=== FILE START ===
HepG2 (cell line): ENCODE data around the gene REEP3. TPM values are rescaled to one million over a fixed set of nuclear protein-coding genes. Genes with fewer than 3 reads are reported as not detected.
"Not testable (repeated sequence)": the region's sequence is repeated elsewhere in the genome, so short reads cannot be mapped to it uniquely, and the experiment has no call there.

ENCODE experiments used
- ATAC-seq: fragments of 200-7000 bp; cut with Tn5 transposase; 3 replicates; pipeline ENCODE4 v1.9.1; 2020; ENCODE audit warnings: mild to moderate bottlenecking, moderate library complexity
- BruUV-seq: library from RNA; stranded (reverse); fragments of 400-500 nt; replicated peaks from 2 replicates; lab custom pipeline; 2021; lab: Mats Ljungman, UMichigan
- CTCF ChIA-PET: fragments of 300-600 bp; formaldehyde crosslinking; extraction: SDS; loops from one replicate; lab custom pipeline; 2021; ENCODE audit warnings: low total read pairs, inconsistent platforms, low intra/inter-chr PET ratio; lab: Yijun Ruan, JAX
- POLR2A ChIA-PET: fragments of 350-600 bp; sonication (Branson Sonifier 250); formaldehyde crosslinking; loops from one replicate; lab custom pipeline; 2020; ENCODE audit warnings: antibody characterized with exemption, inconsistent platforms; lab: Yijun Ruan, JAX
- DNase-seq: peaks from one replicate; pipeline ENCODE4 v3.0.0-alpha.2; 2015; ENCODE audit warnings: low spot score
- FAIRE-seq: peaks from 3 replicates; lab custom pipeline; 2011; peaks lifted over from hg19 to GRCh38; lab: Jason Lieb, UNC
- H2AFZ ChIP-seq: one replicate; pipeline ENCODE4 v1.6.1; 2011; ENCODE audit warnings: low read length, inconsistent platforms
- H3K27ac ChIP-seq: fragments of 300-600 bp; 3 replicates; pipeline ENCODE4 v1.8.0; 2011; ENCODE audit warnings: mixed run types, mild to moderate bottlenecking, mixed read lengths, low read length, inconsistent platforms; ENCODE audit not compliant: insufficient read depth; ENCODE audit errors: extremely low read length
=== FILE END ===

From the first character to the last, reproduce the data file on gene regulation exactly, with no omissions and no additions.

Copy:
HepG2 (cell line): ENCODE data around the gene REEP3. TPM values are rescaled to one million over a fixed set of nuclear protein-coding genes. Genes with fewer than 3 reads are reported as not detected.
"Not testable (repeated sequence)": the region's sequence is repeated elsewhere in the genome, so short reads cannot be mapped to it uniquely, and the experiment has no call there.

ENCODE experiments used
- ATAC-seq: fragments of 200-7000 bp; cut with Tn5 transposase; 3 replicates; pipeline ENCODE4 v1.9.1; 2020; ENCODE audit warnings: mild to moderate bottlenecking, moderate library complexity
- BruUV-seq: library from RNA; stranded (reverse); fragments of 400-500 nt; replicated peaks from 2 replicates; lab custom pipeline; 2021; lab: Mats Ljungman, UMichigan
- CTCF ChIA-PET: fragments of 300-600 bp; formaldehyde crosslinking; extraction: SDS; loops from one replicate; lab custom pipeline; 2021; ENCODE audit warnings: low total read pairs, inconsistent platforms, low intra/inter-chr PET ratio; lab: Yijun Ruan, JAX
- POLR2A ChIA-PET: fragments of 350-600 bp; sonication (Branson Sonifier 250); formaldehyde crosslinking; loops from one replicate; lab custom pipeline; 2020; ENCODE audit warnings: antibody characterized with exemption, inconsistent platforms; lab: Yijun Ruan, JAX
- DNase-seq: peaks from one replicate; pipeline ENCODE4 v3.0.0-alpha.2; 2015; ENCODE audit warnings: low spot score
- FAIRE-seq: peaks from 3 replicates; lab custom pipeline; 2011; peaks lifted over from hg19 to GRCh38; lab: Jason Lieb, UNC
- H2AFZ ChIP-seq: one replicate; pipeline ENCODE4 v1.6.1; 2011; ENCODE audit warnings: low read length, inconsistent platforms
- H3K27ac ChIP-seq: fragments of 300-600 bp; 3 replicates; pipeline ENCODE4 v1.8.0; 2011; ENCODE audit warnings: mixed run types, mild to moderate bottlenecking, mixed read lengths, low read length, inconsistent platforms; ENCODE audit not compliant: insufficient read depth; ENCODE audit errors: extremely low read length